Fossil Free MIT and quixotic thinking on climate change
Recently Fossil Free MIT (FFMIT), an MIT student group, has circulated a petition, now with over 2000 signatures, urging the Institute to cease the investment of its endowment in fossil fuel companies. FFMIT is one chapter of Fossil Free, a multinational organization that advocates this position to facilitate broader divestment among institutions that serve the public good. Their ultimate goal is to influence legislation that would implement measures to limit global temperature increases to 2 degrees Celsius. While their aspirations are admirable, their strategy is unlikely to work, and their efforts would be better spent advocating clean energy in other ways. Worse, their misguided advocacy could have negative repercussions for MIT and others.
While Fossil Free argues that MIT’s divestment would have meaningful, cascading impacts, their plan is economically limited. Even if others targeted were also to divest — a claim that warrants skepticism — investors with a conscience (e.g. public pension funds and universities) together are too small to create a substantive economic effect. To be fair, the folks at Fossil Free MIT presumably understand this. They argue that divestiture would stigmatize fossil fuel companies and create the “political breathing room” necessary to effect real change. Yet, there is no viable alternative to using oil and gas in the near future, so this campaign cannot free us from global economic dependency, even if universally embraced. FFMIT’s goals, even if achieved, are largely symbolic, whereas the drawbacks are very real.
When FFMIT argues on its website that divestment “will force some of the most powerful and influential people in the country” to think about how to deal with global climate change — the Carbon Question — they ignore that such people (including MIT faculty) are already doing so. Perhaps they are just rhetorically creating a sense of urgency. But the unavoidable point is that existing means cannot immediately solve the problems of worldwide carbon emissions. The MIT Energy Conference this past weekend, for example, presents a snapshot of just how complex the question is. Further still, it’s not clear how divestment communicates urgency to legislators who don’t believe in global climate change in the first place.
Instead, these students’ passion would be better spent joining such efforts and promoting clean energy. MIT is a leader in developing the technologies that are more likely to solve the Carbon Question (and soften the transition to clean energy) than FFMIT’s politically fraught policy agenda. In 2006, the Institute launched the MIT Energy Initiative (MITEI), which has been enormously successful in organizing MIT’s research talents and funds around a policy and technology goal.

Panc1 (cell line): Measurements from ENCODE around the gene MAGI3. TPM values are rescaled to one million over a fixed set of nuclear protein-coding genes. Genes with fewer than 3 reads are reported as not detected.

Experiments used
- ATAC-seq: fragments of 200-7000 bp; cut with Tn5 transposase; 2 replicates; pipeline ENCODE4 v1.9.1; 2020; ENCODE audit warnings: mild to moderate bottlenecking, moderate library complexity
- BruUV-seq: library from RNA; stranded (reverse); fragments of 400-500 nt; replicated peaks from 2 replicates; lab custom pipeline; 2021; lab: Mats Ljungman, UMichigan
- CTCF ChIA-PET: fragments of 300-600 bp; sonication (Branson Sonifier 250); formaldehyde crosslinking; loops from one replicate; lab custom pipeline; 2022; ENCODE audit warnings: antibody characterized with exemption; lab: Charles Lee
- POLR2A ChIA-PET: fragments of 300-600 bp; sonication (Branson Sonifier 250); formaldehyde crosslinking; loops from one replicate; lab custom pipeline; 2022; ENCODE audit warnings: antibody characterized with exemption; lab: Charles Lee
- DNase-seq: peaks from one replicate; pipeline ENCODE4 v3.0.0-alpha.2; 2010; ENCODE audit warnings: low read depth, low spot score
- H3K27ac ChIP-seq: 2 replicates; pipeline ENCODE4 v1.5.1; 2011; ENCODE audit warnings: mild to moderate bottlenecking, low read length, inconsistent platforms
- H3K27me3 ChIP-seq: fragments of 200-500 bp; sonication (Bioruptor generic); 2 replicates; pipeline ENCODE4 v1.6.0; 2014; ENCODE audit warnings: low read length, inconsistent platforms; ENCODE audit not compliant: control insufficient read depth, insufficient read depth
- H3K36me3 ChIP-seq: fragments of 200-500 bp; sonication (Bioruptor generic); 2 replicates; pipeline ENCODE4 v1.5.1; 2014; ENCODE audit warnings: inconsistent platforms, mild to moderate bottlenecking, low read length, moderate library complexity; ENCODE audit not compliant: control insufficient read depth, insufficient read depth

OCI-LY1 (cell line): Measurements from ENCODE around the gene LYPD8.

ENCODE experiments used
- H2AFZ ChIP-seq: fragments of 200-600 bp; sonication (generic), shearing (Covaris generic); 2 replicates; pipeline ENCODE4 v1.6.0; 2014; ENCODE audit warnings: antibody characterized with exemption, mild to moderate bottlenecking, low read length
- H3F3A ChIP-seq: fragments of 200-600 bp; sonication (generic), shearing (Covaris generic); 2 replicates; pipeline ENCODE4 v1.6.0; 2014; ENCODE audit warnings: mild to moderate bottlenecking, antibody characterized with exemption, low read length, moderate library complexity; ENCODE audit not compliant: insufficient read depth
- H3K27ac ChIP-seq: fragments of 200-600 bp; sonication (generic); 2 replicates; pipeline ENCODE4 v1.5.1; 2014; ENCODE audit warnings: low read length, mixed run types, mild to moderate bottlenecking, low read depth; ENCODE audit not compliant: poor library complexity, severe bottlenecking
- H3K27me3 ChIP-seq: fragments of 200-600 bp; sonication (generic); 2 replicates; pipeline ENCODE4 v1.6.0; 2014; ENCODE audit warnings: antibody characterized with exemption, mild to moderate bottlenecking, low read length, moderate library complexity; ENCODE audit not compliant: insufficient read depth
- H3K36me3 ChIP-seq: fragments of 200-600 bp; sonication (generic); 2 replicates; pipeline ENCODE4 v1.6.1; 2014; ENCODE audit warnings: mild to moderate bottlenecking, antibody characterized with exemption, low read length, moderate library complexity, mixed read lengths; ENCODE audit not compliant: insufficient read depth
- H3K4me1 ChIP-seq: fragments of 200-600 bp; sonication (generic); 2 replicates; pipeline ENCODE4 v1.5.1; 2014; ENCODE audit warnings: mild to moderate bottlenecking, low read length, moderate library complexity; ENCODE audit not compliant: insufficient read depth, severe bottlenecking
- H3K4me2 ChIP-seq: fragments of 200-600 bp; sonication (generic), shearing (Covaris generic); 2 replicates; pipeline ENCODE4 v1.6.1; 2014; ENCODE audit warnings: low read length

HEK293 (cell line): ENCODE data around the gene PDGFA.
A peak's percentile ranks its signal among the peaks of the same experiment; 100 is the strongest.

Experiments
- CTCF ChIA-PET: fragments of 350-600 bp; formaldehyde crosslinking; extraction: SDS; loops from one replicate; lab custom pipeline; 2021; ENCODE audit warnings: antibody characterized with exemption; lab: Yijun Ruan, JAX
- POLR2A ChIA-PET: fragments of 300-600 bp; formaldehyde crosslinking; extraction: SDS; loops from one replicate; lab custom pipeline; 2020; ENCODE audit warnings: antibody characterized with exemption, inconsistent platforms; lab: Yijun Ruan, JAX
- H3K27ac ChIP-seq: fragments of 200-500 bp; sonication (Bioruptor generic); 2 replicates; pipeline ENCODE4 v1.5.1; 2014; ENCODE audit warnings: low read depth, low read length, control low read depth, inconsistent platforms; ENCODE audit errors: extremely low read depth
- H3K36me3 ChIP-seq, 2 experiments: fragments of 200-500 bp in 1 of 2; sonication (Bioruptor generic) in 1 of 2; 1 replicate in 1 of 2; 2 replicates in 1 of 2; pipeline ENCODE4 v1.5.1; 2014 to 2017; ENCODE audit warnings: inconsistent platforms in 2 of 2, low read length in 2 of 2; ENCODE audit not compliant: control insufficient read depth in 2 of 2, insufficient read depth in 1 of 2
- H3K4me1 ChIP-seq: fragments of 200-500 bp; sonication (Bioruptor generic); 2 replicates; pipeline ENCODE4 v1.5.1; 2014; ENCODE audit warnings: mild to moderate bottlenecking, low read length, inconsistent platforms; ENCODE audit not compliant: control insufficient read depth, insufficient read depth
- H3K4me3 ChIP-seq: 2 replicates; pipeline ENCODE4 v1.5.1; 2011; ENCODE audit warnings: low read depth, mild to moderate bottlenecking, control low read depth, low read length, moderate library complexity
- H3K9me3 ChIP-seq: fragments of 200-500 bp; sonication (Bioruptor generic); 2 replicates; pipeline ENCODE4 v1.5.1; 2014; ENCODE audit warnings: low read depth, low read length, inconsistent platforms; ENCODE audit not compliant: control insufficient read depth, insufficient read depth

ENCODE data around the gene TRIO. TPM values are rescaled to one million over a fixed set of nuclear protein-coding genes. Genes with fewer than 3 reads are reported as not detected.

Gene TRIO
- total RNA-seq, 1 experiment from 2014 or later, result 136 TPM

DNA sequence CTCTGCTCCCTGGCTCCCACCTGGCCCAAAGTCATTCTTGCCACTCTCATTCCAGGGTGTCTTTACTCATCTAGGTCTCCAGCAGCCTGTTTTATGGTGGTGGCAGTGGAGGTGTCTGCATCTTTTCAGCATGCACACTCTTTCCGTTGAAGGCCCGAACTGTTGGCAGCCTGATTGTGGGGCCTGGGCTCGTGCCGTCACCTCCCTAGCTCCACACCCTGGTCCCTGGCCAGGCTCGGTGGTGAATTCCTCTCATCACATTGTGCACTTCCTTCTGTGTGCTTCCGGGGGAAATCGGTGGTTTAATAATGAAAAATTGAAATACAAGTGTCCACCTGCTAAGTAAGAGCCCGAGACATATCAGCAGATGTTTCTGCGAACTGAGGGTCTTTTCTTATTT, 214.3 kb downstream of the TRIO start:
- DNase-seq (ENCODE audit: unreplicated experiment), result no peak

For a university so intertwined with energy policy, biting our thumbs at the oil and gas companies is likely to have repercussions at MIT and interfere with existing Institute efforts to develop clean energy technology. The reason MIT is at the forefront of climate science is because we have such vast resources, many provided by fossil fuel corporations — including multi-million dollar contributions to MITEI from the likes of BP and Shell. MITEI funds 300 principal investigators from 22 departments and 22 labs and centers for energy research, analysis, and education, according to the 2012 MIT Annual Report. Billion-dollar posturing would detract from MIT’s ability to perform such vital functions.
Indeed, divesting the endowment from fossil fuel-related corporations is fairly hypocritical if MIT continues to receive huge sums from these very corporations to fund energy research. And we doubt many would argue that a symbolic gesture of MIT’s supposed detachment from the industry is worth giving up the research these companies fund.
FFMIT presumably advocates MIT’s complete detachment from the fossil fuel industry. But keeping top MIT scientists and engineers involved with such corporations will help reduce the environmental harm caused by fossil fuels, because cutting-edge extraction technologies often do less environmental damage than cruder versions.
And while Fossil Free aims to ostracize all fossil fuel companies, many are also extracting natural gas, the use of which has drastically reduced US carbon emissions in the last 5 years. Indeed, many consider it a medium-term answer to the Carbon Question and part of a realistic transition to a sustainable future. Some reasonably worry that support for natural gas might diminish development of even cleaner energy sources. However, this criticism can hardly be leveled at MIT, where clean energy research continues unabated and even aided by fossil fuel companies.
To be clear, we wholeheartedly accept the science behind climate change, but we believe that Fossil Free is dominated by blind anti-carbon fervor. Instead, the ultimate goal is overall human welfare; we advocate a pragmatic approach that prioritizes human well-being in the short-, medium-, and long-terms. Such an approach includes feasibility, sustainability, and prosperity as guiding principles.
Poor tactics and dramatized rhetoric will only energize the opposition, drive away moderates, and waste the efforts of scientists, engineers, and others who have toiled to solve one of our greatest global challenges. We urge you not to sign FFMIT’s petition.
Ravi Charan and Jackie Han are members of the Class of 2014. John W. Halloran Jr. is a member of the Class of 2015. All three are in the Department of Political Science.